These are words that we use to point out or refer to specific people or things. There are four main demonstratives in the English language: this, that, these, and those. They are often used to establish a sense of relationship between two things. They can be used to display a physical position. For example: The ball is near Jacob. The word "near" tell us that the general position of the ball. Demonstratives can also be used to display a psychological state. For example: My brother and I are very close. The word "close" in this sentence indicates a sense of a relationship between two siblings. You can also use them to point out specific objects. For example: Have you seen this pair of sneakers. The word "this" singles out a specific pair of sneakers. There is no general rule for the placement of demonstratives within sentences. They can be found attached to the subject of the sentence or they can freely float around a sentence. The series of worksheets below will help students learn how to identify demonstratives and they will move on to helping students use them in their own sentences.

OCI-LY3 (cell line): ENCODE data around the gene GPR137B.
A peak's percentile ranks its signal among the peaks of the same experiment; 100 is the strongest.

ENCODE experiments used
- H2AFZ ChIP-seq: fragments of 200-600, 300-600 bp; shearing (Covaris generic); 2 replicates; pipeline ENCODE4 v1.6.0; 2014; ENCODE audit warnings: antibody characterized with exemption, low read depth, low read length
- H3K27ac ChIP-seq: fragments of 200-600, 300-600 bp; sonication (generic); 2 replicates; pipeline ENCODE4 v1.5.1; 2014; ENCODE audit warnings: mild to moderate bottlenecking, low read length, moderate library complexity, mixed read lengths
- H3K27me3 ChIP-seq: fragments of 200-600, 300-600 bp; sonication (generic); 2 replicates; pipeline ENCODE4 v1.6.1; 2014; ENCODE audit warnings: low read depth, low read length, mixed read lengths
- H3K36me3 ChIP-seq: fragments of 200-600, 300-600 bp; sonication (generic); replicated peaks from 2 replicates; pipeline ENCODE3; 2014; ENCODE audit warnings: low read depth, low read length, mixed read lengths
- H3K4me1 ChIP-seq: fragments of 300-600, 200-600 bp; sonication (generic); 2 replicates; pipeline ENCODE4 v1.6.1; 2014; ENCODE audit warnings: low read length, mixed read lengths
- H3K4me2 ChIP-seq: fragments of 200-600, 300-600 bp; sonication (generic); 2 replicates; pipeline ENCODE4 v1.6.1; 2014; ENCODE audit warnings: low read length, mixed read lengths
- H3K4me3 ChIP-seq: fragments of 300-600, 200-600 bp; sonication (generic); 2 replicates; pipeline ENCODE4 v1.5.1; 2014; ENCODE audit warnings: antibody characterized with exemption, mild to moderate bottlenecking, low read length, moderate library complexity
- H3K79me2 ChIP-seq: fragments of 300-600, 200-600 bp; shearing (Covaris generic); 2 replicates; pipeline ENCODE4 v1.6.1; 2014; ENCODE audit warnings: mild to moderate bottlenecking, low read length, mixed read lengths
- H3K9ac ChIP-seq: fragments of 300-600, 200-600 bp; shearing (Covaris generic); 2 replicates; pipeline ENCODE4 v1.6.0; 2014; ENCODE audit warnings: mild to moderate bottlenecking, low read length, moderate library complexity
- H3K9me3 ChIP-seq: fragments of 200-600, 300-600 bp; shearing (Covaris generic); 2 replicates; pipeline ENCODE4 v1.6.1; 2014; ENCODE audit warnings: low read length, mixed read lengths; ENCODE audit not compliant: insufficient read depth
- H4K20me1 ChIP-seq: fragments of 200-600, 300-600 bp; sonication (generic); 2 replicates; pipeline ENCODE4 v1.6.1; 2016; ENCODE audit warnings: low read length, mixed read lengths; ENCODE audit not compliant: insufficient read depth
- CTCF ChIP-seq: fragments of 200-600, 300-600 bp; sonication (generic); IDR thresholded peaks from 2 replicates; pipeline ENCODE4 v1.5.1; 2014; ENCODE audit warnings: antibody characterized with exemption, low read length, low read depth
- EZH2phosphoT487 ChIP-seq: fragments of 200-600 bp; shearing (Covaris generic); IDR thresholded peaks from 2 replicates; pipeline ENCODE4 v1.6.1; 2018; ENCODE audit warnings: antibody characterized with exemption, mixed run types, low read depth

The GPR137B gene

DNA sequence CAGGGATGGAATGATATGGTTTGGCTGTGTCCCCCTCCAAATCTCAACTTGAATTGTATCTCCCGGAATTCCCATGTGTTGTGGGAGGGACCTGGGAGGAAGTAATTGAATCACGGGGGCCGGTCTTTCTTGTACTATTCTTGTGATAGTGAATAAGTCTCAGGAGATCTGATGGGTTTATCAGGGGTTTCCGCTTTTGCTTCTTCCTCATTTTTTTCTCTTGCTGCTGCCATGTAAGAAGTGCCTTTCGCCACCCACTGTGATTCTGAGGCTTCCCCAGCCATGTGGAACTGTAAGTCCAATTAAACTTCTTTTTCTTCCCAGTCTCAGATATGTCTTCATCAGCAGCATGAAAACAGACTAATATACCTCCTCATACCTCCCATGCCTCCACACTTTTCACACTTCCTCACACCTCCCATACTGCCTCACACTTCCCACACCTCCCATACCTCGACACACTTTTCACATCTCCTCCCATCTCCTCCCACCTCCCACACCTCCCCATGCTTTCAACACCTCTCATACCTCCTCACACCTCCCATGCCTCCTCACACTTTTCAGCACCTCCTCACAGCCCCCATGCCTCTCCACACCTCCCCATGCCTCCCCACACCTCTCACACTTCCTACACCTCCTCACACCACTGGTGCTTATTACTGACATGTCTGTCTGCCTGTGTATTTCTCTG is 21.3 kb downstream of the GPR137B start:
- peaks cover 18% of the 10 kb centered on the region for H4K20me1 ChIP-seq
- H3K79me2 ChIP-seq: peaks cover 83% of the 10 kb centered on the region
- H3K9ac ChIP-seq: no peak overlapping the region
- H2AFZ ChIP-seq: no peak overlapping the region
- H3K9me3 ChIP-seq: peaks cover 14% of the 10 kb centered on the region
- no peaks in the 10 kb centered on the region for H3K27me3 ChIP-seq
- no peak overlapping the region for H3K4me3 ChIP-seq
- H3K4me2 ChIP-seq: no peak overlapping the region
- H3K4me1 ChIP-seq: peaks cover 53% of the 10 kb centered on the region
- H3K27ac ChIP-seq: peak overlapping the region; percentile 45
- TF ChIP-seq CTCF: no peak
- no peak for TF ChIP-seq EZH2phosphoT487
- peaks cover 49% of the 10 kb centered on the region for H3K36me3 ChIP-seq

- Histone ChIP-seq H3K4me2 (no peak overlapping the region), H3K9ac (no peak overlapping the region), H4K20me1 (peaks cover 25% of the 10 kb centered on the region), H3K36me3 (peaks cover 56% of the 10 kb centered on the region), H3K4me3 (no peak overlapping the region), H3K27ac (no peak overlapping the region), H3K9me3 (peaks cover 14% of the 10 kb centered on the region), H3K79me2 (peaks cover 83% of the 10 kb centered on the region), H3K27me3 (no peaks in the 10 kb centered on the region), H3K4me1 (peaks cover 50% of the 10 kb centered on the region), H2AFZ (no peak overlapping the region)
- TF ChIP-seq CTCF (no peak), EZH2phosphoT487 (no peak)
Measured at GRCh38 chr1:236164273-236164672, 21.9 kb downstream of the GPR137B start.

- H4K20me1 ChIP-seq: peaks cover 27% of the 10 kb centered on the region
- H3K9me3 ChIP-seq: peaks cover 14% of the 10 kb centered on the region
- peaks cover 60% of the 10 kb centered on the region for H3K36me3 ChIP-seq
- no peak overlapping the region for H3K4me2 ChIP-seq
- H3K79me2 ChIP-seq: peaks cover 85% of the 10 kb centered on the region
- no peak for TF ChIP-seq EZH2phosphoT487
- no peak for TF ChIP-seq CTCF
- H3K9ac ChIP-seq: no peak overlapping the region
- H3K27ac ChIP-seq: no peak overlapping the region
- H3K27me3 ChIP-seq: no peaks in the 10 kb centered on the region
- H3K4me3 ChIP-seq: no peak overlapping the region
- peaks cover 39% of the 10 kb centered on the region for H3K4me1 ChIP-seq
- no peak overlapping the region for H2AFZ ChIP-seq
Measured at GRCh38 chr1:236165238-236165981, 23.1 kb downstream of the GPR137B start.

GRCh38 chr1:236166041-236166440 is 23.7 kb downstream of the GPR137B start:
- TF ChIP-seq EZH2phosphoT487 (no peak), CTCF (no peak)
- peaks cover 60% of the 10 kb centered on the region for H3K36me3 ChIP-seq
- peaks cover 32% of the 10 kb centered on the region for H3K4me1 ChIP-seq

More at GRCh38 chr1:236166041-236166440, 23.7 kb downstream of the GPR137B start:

Use of This
This is a word we often use daily, but what does it actually mean? This demonstrative pronoun refers to something nearby, either in space or time. For example, "this book is mine" means the book is close to me, near me, or in my possession. We can also refer to something happening now, as in "this is fun."
When we use this as a pronoun, it always takes the place of a noun. Depending on the context, we can use it to refer to people or things. For example, "this man is my husband" means the man is the subject, and husband is the noun that this replaces. Alternatively, we could say, "this book is about history," where the book is the subject and history is the noun that this replaces.